Both these topics can give rise to pleasure or alarm; sometimes in equal measure. It is not the case that all systems are equally easy to install, nor are given installs necessarily very complete. Both of these require experience and pointers will be available for further development.
Ubuntu Enterprise Cloud: From bare metal to cloud in 30 minutes (Thierry Carrez)
Abstract: A technical overview of the Ubuntu Enterprise Cloud software stack, parallelized with a live installation that will show that your own private cloud is just a few minutes and a few questions away ! This talk will tackle themes like deployment topologies, new features coming up, technical challenges for a Linux distribution in delivering them, and future developments.
Bio: Thierry Carrez is the Technical Lead for the Ubuntu Server team. He works for Canonical and is home-based in a small village in France. In what seems like a previous life, he used to be an IT Manager for small and large companies.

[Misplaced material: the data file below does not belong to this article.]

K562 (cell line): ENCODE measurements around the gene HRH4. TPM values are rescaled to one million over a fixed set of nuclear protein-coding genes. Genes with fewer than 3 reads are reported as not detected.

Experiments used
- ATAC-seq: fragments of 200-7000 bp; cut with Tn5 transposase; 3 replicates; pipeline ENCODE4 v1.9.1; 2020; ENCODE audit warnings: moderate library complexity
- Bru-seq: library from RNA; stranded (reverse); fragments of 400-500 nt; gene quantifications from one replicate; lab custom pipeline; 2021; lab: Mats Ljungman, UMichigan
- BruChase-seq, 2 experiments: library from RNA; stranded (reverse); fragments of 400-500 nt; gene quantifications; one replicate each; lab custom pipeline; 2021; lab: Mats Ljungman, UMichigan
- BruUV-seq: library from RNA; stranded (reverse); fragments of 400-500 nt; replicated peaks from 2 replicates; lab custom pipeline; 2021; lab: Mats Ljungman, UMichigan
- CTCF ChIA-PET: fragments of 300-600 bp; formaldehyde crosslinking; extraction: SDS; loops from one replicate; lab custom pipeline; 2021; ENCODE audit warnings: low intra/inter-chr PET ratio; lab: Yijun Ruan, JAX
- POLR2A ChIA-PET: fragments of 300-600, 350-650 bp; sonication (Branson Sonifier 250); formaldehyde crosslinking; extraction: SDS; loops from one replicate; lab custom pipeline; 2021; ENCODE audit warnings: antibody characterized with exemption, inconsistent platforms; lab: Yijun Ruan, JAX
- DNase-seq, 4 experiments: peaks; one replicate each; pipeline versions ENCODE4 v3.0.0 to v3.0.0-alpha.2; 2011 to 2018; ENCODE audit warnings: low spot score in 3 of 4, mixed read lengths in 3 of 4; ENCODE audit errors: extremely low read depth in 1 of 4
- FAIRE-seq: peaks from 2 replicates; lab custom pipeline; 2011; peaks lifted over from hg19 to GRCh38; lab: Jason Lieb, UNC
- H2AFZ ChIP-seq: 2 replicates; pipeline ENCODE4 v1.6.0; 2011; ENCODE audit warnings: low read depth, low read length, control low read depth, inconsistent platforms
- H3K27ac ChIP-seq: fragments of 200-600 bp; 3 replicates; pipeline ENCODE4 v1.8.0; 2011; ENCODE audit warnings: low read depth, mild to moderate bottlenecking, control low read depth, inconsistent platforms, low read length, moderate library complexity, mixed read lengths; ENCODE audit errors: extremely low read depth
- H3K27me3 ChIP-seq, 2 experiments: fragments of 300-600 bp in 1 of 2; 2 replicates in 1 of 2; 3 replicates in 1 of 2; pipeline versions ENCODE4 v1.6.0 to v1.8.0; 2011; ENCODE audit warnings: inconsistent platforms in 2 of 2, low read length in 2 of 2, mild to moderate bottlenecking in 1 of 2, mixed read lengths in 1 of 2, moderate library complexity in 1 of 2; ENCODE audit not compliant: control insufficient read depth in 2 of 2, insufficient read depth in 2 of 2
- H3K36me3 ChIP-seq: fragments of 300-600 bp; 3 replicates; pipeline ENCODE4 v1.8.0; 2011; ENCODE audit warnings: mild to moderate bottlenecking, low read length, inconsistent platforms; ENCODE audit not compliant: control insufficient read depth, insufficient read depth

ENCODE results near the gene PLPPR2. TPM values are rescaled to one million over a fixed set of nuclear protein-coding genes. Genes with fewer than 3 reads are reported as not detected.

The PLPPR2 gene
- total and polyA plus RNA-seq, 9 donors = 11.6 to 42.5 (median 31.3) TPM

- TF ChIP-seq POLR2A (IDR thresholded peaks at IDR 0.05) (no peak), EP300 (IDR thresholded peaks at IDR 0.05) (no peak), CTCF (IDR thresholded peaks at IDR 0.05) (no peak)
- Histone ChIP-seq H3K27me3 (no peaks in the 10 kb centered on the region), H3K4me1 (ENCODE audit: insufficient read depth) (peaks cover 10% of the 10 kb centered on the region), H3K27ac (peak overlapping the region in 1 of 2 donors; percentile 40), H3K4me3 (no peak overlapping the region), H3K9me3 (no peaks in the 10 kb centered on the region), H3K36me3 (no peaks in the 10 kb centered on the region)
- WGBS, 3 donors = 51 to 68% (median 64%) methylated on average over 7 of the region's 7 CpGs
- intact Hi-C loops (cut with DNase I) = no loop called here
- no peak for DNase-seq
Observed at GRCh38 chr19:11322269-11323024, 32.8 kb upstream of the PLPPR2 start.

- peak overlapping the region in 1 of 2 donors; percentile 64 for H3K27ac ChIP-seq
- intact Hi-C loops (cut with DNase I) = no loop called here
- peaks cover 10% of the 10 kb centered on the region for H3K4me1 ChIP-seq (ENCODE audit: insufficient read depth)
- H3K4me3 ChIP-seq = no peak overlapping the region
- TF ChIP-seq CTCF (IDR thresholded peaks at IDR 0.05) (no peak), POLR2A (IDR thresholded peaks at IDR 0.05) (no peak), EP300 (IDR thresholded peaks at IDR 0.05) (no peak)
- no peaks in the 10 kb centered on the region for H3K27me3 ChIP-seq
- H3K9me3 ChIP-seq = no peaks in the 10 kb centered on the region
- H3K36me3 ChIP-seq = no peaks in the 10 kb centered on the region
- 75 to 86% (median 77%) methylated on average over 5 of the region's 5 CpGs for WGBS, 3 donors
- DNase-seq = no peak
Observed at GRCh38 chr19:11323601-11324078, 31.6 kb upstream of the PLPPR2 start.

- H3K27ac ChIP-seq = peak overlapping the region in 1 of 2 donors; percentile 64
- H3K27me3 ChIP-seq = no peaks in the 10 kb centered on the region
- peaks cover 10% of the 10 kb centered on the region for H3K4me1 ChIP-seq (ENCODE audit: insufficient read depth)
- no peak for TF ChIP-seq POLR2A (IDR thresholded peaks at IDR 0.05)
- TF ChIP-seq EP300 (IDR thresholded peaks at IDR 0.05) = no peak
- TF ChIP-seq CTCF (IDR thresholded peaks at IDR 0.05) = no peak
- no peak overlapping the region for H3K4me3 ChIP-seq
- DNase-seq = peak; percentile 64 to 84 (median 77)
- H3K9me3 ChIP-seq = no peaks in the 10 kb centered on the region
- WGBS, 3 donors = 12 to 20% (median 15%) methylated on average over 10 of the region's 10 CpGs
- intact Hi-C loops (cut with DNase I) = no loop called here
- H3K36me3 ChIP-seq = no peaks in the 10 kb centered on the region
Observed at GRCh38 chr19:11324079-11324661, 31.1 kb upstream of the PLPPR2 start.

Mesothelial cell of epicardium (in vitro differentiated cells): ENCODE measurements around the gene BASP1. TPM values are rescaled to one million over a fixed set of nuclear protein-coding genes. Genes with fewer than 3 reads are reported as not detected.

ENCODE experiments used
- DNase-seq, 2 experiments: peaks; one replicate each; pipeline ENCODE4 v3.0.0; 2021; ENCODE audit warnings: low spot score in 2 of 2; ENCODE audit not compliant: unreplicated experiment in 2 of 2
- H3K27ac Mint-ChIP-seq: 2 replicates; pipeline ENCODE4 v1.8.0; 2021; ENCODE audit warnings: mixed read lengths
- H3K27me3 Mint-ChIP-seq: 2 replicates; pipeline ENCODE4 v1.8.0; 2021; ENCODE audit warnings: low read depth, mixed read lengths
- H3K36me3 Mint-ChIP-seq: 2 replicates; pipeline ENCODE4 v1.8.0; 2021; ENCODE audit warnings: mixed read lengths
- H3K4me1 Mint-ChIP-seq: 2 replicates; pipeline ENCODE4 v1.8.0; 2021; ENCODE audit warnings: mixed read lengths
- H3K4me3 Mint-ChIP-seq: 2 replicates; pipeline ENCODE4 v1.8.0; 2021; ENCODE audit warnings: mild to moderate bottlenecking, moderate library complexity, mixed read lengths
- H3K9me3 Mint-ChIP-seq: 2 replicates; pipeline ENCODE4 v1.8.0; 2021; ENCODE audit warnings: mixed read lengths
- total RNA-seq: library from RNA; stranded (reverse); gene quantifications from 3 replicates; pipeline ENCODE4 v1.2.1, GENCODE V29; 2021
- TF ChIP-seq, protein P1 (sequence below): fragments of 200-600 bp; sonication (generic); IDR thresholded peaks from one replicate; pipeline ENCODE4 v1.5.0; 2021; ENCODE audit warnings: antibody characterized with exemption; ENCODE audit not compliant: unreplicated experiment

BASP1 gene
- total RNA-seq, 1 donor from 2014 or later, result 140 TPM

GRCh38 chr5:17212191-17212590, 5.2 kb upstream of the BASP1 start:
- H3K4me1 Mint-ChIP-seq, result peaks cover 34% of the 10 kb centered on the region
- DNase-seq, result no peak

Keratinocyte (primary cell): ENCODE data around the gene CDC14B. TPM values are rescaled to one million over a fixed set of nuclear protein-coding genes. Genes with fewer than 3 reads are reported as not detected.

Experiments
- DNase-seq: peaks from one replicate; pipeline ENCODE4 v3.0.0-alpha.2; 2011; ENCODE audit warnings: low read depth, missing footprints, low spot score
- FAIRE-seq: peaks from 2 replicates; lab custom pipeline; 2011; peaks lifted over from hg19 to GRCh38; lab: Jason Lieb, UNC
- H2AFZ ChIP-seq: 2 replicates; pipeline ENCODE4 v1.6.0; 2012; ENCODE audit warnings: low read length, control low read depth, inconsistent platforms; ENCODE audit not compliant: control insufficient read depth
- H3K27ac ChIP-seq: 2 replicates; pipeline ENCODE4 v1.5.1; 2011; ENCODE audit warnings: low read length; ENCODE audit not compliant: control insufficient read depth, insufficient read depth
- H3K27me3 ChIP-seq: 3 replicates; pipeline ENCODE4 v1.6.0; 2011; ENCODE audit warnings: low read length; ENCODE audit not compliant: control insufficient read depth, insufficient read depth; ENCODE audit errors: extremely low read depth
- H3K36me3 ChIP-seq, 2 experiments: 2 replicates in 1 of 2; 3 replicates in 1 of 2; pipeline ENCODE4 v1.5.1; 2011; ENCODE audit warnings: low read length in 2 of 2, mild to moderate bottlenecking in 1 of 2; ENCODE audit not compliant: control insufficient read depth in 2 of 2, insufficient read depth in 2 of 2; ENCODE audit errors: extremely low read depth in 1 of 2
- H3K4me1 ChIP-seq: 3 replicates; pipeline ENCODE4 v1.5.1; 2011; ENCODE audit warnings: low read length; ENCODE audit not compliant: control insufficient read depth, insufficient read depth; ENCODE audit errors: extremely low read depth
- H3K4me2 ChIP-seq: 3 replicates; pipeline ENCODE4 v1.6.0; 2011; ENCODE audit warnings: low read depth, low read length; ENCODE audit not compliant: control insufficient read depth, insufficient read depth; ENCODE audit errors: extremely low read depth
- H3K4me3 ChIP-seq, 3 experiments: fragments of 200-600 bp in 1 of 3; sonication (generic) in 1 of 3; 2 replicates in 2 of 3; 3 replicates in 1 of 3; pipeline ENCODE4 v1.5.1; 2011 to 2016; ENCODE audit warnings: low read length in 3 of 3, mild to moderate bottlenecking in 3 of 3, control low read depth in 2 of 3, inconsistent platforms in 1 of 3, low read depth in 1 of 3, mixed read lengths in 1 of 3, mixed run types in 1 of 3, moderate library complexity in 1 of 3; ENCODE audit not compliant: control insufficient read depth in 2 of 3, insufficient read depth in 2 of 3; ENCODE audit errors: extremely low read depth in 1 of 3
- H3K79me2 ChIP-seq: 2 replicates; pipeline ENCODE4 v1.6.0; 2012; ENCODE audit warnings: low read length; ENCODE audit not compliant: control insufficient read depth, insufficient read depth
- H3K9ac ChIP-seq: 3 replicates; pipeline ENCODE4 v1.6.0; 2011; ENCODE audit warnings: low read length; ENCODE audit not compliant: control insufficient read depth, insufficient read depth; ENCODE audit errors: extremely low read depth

Ubuntu Server 10.04 LTS: The making-of (Thierry Carrez)
Abstract: A sneak peak into the process that ultimately delivers the Ubuntu Server product. We'll discuss the Ubuntu development cycle and how the long-term-support perspective affects it. We'll follow up with an overview of the upcoming new features in 10.04. Finally we'll tackle the issue of community pre-release testing, a few days after the release of the Beta1 milestone.
Bio: Thierry Carrez is the Technical Lead for the Ubuntu Server team. He works for Canonical and is home-based in a small village in France. In what seems like a previous life, he used to be an IT Manager for small and large companies.